Upload & Sell: Off
Well, I don't fundamentally disagree with you on any material point, its just struck me as unfair apparently singling out the 24L for criticism concerning coma when all fast wide lenses sadly have this defect till well stopped down. Even Zeiss at the same apertures I strongly suspect.
In other words I felt it would have been fairer if you had said "don't get a fast wide lens for astronomy" rather than "don't get the 24L". Its the class of lenses that is the issue, not Canon's version of it. These lenses are not optimized for astronomy and must balance many competing optical pressures, its a miracle frankly that any of them do so well as they do, albeit at a massive price point!
Some photographers will go frothy at the mouth with any stellar coma in the corners. I wouldn't advise them to buy a fast wide at all, and to never shoot wider than f4 or f5.6 if they are that critical. Its these people who should use driven mounts (although aurora photography might well demand the short exposure times the fast wides permit).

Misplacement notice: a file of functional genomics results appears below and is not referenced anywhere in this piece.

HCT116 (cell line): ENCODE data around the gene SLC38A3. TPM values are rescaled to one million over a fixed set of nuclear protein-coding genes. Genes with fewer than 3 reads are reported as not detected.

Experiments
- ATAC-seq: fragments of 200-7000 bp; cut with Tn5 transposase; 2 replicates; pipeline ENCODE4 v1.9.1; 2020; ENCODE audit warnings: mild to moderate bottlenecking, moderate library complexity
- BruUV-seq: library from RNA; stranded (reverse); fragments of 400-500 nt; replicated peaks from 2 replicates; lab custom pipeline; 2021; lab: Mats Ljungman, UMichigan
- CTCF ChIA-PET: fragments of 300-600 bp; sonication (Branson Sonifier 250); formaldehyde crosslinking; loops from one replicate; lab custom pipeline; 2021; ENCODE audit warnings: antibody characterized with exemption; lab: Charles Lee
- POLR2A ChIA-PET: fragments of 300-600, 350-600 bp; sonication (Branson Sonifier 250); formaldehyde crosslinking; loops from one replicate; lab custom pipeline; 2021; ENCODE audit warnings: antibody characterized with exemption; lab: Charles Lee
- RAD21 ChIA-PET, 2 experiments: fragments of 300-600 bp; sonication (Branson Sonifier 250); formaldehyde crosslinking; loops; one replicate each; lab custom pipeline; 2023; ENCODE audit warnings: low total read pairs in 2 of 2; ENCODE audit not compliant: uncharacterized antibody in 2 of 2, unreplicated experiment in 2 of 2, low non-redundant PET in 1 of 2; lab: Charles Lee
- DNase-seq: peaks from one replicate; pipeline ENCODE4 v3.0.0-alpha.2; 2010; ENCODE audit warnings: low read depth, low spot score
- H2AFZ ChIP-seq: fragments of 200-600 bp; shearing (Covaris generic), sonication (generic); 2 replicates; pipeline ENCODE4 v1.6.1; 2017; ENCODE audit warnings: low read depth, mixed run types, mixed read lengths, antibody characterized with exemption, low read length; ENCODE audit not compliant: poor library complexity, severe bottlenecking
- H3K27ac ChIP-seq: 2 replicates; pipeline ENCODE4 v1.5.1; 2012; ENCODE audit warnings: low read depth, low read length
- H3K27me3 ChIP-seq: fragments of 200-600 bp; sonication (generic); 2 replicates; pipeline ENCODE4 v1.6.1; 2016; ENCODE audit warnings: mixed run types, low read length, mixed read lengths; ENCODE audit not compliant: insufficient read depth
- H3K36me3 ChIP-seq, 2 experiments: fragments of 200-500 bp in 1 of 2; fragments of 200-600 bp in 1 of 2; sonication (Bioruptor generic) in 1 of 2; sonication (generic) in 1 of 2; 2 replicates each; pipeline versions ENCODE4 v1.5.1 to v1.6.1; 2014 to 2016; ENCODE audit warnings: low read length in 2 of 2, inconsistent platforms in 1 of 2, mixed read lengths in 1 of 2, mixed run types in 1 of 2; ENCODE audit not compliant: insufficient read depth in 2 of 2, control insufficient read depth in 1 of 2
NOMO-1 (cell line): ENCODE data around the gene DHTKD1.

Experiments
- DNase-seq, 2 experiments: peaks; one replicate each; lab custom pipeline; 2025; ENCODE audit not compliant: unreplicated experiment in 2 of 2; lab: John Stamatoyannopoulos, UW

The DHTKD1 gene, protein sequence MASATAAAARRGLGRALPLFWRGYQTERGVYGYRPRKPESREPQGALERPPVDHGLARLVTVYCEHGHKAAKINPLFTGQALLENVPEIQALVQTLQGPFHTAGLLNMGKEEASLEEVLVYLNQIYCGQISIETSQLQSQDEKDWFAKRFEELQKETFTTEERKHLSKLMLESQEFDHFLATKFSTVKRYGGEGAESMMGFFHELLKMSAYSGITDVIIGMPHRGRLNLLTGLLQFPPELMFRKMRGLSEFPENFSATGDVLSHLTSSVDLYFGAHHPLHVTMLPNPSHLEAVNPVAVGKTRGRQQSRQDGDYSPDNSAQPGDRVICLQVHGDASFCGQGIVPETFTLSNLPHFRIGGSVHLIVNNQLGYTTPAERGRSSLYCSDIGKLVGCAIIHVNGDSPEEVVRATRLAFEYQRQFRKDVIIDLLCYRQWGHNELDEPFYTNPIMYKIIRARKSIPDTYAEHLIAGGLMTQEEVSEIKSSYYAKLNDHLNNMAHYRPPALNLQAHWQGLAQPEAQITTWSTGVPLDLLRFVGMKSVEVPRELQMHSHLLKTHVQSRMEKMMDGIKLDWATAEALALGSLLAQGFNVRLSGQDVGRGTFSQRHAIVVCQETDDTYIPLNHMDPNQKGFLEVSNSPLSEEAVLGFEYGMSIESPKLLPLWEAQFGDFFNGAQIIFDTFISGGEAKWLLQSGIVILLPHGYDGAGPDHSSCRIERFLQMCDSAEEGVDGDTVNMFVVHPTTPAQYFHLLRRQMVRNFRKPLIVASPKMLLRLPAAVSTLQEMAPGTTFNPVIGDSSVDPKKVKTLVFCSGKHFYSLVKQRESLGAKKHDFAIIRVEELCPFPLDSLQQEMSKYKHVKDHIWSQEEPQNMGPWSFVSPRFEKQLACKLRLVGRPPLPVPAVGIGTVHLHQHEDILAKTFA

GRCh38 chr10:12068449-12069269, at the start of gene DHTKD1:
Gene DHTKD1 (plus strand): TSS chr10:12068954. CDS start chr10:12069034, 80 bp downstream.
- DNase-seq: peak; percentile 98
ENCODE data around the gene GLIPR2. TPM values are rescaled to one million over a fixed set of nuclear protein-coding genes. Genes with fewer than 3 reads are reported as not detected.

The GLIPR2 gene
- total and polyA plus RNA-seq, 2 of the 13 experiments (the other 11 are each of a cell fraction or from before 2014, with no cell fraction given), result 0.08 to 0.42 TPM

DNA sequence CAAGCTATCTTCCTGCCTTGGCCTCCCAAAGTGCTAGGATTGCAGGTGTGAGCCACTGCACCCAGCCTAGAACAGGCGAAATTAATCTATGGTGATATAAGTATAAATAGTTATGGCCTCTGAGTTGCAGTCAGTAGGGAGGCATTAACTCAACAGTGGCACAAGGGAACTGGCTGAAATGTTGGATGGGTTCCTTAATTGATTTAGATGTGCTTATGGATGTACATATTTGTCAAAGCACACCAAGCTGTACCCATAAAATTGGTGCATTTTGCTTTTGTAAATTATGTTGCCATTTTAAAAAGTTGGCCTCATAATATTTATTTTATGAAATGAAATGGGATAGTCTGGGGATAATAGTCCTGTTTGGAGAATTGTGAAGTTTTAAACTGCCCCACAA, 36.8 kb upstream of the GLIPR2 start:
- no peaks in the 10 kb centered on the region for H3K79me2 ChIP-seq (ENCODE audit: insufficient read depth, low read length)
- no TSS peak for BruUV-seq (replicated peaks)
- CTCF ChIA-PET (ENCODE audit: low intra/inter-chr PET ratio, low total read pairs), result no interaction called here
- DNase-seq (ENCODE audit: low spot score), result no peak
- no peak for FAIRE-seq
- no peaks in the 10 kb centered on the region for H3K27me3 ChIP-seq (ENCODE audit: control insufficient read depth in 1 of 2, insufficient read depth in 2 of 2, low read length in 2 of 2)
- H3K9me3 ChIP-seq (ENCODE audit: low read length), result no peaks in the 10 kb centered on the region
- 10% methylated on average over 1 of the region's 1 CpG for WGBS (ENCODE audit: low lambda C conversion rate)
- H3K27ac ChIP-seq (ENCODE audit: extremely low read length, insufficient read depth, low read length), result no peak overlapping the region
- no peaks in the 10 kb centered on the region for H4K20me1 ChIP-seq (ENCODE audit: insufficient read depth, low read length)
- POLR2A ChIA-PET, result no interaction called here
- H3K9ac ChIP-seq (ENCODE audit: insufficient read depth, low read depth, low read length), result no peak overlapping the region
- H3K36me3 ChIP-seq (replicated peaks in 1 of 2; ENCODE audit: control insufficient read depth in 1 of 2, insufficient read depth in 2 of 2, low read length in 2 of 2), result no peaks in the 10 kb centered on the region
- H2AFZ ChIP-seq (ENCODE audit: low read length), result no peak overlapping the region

Whether the coma of a particular lens is acceptable to a particular photographer is subjective, and is why the OP should rent, and try, before buying. I've seen lots of good night sky work on FM taken with a Canon 16-35 at f2.8, and the 24L would certainly totally smoke such a zoom at any wide aperture.
Incidentally I've often wondered at what focusing distance are the Lenstip coma tests done? Some lenses will be optimized for coma correction at infinity, some for closer distances, and unless the tests are always at infinity I wonder what they mean for astronomy?
Its rent and try time OP. This is a specialized kind of photography, and if you do need the very fastest apertures you need to understand what that does to IQ before you buy to avoid disappointment. Fast wide lenses are a category on their own, very hard to make, and requiring understanding when evaluating their results. Its dead easy to make a sharp fast 85mm lens, its horrifically hard designing a fast wide, with inevitable compromises in design and performance.
Rent and test.